Lecture 05a - Epid 301 Precision and Validity Note: This is...

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Epid 301 Precision and Validity Note: This is the slide deck I didn’t show, while several concepts were covered in class and all concepts are in book. View an epidemiologic study as an exercise in measurement. The specific aims involve the: - estimation of event occurrence(i.e. incidence rates) - effect of exposure factors on health Goal is to estimate the parameter of interest with little error - sources of error may be classified as either random or systematic - principles of study design emerge from consideration of approaches to reducing both types of error Random Error - Precision (p-values, confidence intervals, study size and power) Systematic Error - Internal Validity (bias, confounding) - External Validity (generalizability) Feb 11 2010 ARONSON
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Precision Session Objectives : Gain an epidemiologic understanding of the role of chance. Introduce hypothesis testing Statistical significance Power Gain an understanding what parameters of study design influence statistical power Be able to calculate power in the case-control setting.
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Precision - Lack of random error Inferences are based on a sample Conceptually the subjects in an epidemiologic study are always considered a sample –> Random error from sample to sample Tests of significance Degree to which chance variability may account for observations p-value Probability that an effect as extreme as that observed could be observed by chance (assuming that there is truly no association) Determined by magnitude of effect and sample size
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Testing and Estimation Usually, in epidemiologic studies, we wish to measure the difference in disease occurrence between groups exposed and not exposed to a particular factor Estimate the size of the association (i.e. Relative Risk) and whether an association this large is likely to have been observed by chance (statistical significance) Involves an explicit statement of the hypothesis to be tested: Null Hypothesis (H0): Alternative hypothesis (HA): p0 = p1 p0 p1 OR = 1.0 OR 1.0 RR = 1.0 RR 1.0 means = 0 means 0 (note, hypothesis testing begins with the assumption the null hypothesis is true)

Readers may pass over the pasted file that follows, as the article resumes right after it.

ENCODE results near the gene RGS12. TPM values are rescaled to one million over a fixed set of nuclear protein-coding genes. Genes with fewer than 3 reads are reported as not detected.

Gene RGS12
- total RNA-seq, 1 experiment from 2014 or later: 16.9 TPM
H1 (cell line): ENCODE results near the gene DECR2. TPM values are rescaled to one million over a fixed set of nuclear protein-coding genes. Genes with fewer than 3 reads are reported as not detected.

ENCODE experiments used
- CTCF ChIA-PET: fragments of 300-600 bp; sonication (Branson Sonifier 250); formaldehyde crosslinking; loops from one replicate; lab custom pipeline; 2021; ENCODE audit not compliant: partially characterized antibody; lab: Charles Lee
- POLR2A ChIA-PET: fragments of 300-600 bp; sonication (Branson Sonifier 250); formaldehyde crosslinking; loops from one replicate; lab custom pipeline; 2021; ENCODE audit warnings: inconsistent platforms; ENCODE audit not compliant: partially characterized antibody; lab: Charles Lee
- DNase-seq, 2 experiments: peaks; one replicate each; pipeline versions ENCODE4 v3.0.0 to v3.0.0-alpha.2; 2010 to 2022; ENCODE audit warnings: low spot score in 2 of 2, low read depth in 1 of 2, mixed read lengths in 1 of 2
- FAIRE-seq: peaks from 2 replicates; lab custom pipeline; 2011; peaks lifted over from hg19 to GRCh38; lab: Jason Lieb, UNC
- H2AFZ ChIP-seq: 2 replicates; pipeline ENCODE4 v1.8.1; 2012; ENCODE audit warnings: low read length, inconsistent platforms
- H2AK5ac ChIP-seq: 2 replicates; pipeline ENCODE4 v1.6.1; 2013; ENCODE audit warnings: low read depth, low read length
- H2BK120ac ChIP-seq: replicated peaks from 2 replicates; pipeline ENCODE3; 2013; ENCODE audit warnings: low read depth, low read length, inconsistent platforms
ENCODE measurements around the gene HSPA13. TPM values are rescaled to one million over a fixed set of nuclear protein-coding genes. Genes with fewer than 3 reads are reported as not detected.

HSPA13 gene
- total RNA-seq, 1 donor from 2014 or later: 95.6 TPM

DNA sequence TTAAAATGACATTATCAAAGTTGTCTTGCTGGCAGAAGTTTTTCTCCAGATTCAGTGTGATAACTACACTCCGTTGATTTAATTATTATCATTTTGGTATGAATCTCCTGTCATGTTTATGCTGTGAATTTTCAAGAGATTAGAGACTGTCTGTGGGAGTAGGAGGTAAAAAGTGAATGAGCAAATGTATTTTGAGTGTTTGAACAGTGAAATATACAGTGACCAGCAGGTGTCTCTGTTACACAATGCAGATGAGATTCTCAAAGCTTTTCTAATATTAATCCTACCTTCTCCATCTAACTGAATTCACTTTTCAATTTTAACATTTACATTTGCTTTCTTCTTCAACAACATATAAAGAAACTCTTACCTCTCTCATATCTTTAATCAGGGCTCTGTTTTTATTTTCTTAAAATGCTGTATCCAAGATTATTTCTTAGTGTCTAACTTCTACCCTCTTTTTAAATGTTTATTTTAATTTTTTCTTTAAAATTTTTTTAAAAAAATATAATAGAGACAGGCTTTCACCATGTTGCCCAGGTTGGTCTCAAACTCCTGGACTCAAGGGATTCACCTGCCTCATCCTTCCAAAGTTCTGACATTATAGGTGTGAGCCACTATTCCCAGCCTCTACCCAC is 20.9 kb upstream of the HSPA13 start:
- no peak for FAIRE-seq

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Consider the following example: A case-control study examining the relationship between a history of sunburn and risk for melanoma. The following table summarizes the data. History of sunburn Cases Controls Yes 45 32 No 55 68 What is the measure of effect ? What is the hypothesis test ?
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45*68 = 1.74 32*55 History of sunburn Cases Controls Yes 45 32 No 55 68 Measure of effect ? Test of statistical significance: For the 2x2 table generated above we could calculate a chi square test. X 2 = 3.56, p = 0.06 P-value represents the probability of observing a result at least as extreme as that observed by chance alone (assuming that there is truly no association). It quantifies the degree to which sampling variability may account for the
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Lecture 05a - Epid 301 Precision and Validity Note: This is...

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